TITLE

CLINICAL CONSULTATION. Use of concentrated insulin human regular (U-500) for patients with diabetes

AUTHOR(S)
Segal, Alissa R.; Brunner, Jack E.; Burch, F. Taylor; Jackson, Jeffrey A.
PUB. DATE
September 2010
SOURCE
American Journal of Health-System Pharmacy;9/15/2010, Vol. 67 Issue 18, p1526
SOURCE TYPE
Academic Journal
DOC. TYPE
Article
ABSTRACT
Purpose. The efficacy and safety of and key clinical considerations for using U-500 insulin human regular in the treatment of high-dose insulin-treated patients in a wide variety of settings are examined. Summary. U-500 regular insulin has been available in the United States since 1952, but only recently has it become more commonly prescribed for patients requiring large amounts of insulin to improve their blood glucose control. This use coincides with the increasing rates of obesity and type 2 diabetes associated with significant insulin resistance, which can necessitate the need for doses of insulin exceeding 200 units/day. However, many health care professionals are relatively unfamiliar with this concentrated insulin formulation. U-500 regular insulin has a pharmacokinetic and pharmacodynamic profile that differs from U-100 human insulins and analogues. Although no randomized clinical trials using U-500 insulin have been performed, eight case series (involving 160 patients) have been published. Rare or infrequent occurrences of hypoglycemia with U-500 insulin have been reported. Of the medication errors associated with U-500 insulin, administration and dispensing errors occurred most frequently. With the increase in prescribing of U-500 insulin, pharmacists must be aware of the complex issues involved with appropriate prescribing, dispensing, and provision of patient education to maximize patient safety and avoid administration errors and dosing confusion. Conclusion. U-500 insulin is efficacious and safe for patients with type 2 diabetes who require a high dosage of insulin to control hyperglycemia. However, health care professionals should be well educated and vigilant about patient safety issues regarding the drug's prescription, dosing, and administration.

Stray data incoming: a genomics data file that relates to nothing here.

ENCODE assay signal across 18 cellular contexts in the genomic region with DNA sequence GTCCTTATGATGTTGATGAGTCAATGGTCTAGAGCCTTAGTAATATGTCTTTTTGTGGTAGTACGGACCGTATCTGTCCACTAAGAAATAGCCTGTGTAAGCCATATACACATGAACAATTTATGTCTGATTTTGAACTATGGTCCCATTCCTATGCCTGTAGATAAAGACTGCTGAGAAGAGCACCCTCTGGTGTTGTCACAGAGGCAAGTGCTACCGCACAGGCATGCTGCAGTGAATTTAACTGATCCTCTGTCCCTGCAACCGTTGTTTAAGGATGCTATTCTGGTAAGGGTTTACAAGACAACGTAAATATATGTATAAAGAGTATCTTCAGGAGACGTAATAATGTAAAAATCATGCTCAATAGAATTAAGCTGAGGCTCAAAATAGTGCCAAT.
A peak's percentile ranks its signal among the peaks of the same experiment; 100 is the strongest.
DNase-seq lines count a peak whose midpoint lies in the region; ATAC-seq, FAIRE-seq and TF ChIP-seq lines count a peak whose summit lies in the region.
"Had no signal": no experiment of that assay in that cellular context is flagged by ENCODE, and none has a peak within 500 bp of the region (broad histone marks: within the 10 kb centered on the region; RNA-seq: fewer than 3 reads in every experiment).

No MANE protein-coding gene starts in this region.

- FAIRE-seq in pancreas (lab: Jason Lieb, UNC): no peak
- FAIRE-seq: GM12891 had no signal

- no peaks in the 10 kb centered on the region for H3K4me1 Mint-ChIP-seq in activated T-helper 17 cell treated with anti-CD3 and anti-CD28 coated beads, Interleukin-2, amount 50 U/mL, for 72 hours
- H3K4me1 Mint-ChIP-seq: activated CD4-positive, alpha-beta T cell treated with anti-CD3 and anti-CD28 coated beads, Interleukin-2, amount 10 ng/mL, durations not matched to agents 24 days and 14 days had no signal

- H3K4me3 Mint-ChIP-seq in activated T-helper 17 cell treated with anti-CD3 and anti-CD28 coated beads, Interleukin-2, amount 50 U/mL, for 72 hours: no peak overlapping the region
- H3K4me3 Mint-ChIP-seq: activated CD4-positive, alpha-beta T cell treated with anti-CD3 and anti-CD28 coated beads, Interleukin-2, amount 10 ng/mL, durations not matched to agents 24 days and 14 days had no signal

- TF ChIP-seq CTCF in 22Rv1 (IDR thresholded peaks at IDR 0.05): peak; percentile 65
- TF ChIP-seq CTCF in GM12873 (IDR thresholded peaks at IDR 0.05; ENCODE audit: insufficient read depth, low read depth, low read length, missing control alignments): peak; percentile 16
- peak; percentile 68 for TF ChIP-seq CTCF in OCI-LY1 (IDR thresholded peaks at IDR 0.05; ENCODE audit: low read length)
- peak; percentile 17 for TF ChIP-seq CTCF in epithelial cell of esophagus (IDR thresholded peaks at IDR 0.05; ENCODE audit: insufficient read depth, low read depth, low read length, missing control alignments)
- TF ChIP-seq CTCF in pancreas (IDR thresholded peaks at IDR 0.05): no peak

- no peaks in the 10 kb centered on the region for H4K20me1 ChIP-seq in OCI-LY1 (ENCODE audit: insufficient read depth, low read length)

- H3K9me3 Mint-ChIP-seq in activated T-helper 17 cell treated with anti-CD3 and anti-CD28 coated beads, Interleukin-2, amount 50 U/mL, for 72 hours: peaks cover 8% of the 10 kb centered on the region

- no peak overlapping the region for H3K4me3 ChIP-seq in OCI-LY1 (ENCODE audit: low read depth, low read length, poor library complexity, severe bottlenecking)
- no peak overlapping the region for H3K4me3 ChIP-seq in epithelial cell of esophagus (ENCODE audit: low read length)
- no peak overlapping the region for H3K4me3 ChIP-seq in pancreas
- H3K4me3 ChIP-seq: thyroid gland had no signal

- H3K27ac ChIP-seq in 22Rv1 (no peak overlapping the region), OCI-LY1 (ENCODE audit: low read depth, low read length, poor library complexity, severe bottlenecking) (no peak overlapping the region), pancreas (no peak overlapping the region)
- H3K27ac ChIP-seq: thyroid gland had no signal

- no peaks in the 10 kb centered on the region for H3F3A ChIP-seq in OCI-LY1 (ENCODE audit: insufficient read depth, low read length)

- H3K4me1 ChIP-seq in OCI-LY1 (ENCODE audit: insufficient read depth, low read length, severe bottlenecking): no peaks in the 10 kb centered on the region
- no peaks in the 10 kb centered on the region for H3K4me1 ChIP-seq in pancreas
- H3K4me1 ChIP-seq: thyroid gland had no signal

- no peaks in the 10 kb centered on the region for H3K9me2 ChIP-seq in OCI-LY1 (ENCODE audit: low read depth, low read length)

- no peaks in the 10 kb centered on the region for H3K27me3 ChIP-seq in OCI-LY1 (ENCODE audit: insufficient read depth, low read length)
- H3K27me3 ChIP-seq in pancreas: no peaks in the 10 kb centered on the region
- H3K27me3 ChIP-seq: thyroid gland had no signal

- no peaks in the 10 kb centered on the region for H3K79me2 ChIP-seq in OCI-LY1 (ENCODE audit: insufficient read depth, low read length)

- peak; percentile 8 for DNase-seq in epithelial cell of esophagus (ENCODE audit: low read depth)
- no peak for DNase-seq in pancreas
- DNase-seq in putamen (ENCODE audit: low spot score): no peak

ACCESSION #
53432799

 

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